On ‘The Common Task,’ Horse Lords takes a step toward the future

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Credit: Audrey Gatewood

The music of Baltimore’s Horse Lords has always borne, at heart, a radical trigonometry. Formed in the early 2010s, the quartet–drummer Sam Haberman, guitarist Owen Gardner, saxophone player/percussionist Andrew Bernstein and bassist/electronics guy Max Eilbacher–dependably tussle genres into cinched shapes.

Companionably raucous and rousing, the band’s self-titled 2012 LP set the tone for what was to follow: interlocking, needle-nosed melodies that quote Eastern and African harmonics and rhythms; post-rock as math rock; precision; from-concentrate felicity; a sojourner’s intrepidness. By 2014’s “Hidden Cities,” shorter compositions had become the norm, while 2016’s hallucinatory “Interventions” added looped samples and upped the electronic ante. Occasional “mixtapes” expanded the sonic and rhythmic palette further, with the back half of “Mixtape IV,” from 2017, folding or sliding in stretches of tag-teamed spoken-word poetry.

“The Common Task,” out this week on Northern Spy Records, keeps one foot rooted in the band’s past while planting another firmly in its future. Discordant and threshing, “Against Gravity” is among the more forcefully aggressive tunes Horse Lords have committed to tape–a hard, rapid bop that makes room for synchronized convulsions and hootenanny-ready sax flurries.

Slinky, syncopated and infinitely intricate, “People’s Park” recalls the winsome, virtuosic artificiality of Tortoise and Steely Dan, its percussive groove splintering purposefully, in expressed denial of a traditional conclusion.

For “Fanfare for Effective Freedom,” Horse Lords go all Horse Lords: head rushes of knotted, atonal guitars, kaleidoscopic synthesizers sounding like digitized chimes, spackled beats juicing the tempos; this is nothing less than gourmet roughage for the ears, two or three courses’ worth. Sometimes, the past is where it’s at.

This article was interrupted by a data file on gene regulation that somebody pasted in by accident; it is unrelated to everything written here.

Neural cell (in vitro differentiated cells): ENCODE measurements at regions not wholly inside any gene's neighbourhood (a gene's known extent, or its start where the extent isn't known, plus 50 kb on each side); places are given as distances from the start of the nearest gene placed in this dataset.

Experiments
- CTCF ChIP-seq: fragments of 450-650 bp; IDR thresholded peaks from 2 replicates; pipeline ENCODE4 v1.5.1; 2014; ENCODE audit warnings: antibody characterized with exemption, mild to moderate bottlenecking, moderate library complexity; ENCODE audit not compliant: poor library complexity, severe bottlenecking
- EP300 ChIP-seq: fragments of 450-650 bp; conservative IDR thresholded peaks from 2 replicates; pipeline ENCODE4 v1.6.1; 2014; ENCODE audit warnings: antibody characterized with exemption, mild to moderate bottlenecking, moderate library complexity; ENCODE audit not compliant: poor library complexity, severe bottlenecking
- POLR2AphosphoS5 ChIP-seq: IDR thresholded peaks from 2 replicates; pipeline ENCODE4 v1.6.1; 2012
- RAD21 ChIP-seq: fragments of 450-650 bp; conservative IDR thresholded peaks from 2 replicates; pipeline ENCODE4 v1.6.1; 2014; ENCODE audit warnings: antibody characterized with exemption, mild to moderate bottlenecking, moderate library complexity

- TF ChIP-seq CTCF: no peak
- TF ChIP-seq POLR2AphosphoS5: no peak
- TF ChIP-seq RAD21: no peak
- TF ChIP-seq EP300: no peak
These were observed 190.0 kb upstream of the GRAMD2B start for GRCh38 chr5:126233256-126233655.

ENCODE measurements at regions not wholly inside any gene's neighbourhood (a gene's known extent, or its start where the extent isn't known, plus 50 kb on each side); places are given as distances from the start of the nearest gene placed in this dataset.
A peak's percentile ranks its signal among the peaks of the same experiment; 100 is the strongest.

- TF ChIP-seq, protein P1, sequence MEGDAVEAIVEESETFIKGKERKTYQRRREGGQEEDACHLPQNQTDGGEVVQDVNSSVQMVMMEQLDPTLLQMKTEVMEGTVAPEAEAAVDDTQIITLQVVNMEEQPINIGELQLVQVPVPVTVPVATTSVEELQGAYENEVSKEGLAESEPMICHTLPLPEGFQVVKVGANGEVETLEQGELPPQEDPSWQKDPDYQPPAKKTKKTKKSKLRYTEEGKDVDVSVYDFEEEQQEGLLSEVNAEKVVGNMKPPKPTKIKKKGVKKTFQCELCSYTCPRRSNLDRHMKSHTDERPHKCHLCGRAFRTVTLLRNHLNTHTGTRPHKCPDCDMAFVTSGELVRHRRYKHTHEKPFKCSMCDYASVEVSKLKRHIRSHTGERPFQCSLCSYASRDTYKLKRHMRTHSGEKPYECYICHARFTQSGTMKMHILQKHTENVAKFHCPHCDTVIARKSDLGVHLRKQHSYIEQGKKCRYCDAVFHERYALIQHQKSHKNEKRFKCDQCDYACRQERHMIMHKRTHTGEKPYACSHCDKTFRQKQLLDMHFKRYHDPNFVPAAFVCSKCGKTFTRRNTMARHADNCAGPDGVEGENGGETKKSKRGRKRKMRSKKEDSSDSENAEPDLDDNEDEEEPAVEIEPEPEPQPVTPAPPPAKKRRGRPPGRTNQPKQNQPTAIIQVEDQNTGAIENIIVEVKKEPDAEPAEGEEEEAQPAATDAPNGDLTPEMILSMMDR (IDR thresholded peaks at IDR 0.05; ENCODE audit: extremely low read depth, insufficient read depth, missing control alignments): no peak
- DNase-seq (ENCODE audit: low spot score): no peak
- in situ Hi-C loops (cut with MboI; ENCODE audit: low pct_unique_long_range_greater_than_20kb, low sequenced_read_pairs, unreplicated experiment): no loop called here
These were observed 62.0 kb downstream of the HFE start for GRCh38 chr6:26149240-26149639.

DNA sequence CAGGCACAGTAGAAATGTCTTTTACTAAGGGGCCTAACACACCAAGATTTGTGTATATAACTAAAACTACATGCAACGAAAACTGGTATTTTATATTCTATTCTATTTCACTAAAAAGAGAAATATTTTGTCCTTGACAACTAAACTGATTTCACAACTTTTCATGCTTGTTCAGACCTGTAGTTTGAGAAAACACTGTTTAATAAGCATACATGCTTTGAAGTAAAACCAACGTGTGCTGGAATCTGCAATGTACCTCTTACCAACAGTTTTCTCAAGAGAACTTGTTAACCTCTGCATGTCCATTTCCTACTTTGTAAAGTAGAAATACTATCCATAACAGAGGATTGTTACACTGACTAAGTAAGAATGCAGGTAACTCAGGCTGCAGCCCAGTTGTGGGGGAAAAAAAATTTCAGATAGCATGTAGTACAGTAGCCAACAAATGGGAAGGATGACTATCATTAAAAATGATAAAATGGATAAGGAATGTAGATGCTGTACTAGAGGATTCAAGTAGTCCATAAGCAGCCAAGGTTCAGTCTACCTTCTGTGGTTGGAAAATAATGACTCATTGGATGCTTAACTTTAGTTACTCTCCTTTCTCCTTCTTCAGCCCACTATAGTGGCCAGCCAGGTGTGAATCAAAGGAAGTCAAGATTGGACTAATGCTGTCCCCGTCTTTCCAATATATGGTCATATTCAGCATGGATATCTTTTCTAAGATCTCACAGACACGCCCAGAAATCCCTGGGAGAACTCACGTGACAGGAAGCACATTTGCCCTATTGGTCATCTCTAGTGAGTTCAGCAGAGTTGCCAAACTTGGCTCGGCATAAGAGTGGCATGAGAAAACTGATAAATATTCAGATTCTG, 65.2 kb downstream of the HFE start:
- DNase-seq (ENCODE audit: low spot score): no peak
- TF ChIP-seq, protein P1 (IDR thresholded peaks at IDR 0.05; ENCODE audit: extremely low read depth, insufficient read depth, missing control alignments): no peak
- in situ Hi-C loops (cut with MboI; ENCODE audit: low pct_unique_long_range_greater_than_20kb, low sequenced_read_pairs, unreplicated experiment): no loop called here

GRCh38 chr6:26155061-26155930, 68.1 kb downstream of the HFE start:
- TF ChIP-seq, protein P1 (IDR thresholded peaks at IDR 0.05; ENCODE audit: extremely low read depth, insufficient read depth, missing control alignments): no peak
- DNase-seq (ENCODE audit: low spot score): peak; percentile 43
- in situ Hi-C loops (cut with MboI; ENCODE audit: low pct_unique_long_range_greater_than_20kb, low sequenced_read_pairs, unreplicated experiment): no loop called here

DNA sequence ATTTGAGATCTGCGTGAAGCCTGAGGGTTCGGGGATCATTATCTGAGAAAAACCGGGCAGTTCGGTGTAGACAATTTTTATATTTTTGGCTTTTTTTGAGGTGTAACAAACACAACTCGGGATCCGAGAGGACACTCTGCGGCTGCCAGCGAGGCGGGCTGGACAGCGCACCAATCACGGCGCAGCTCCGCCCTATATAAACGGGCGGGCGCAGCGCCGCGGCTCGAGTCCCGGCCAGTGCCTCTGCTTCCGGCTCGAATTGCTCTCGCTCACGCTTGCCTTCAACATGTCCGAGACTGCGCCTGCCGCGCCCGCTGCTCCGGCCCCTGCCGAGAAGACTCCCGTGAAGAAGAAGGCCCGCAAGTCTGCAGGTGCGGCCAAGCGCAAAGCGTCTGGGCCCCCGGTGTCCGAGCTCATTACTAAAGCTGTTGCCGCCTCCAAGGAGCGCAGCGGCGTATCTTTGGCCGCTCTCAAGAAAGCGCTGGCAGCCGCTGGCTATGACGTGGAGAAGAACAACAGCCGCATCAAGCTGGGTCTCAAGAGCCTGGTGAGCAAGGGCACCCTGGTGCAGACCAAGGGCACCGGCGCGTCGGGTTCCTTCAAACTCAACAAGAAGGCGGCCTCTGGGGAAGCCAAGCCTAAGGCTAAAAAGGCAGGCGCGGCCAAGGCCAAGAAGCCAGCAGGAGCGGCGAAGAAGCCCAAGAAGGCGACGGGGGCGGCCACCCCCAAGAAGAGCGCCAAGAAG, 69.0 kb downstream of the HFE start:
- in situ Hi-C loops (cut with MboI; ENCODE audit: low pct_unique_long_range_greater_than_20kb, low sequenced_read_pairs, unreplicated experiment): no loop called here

Duncan Moore, late of Needle Gun, contributes searing accordion drones to “The Radiant City,” and–corsucating electronics and filtering effects aside–it’s unclear where, exactly, his input ends and his hosts’ performance begins. That’s fine; the future, after all, is inherently mysterious.

Speaking of which, “Integral Accident” is both the centerpiece of “The Common Task” and its biggest swing. For 19 fraught minutes, the band exercises a new sort of disorientation. Field-recorded crowd chatter and sonic detritus implies unbound space. Guest singer Bonnie Lander’s voice burns at an almost impossibly high frequency, and other guests–accordionist Leo Svirsky (Couch Slut, Hume), violinist Ledah Finck and bassoonist James Young (Waco Mammoth)–quietly let themselves into the mix. Serrated effects scrape at or strafe the silence; the instruments seem intent at taking one another’s temperature.

Just when the listener has acclimated to a state of perpetual warming up, a song coheres, somewhere out in the ether, with Gardner’s relentless guitar snarl taking point, eventually accruing a patina of handclaps and a suffocating sound mosaic. Mesmerizingly, “Integral Accident” never quite stops evolving. Is this fusion gospel? Is this chamber funk? Was all that a prelude to noise? To these ears, the song in its final, warped movement suggests a hot-air balloon slowly slipping the bonds of earth.

Horse Lords will play a record release show for “The Common Task” this Thursday at the Ottobar with Rest opening. Visit theottobar.com for tickets and more information.



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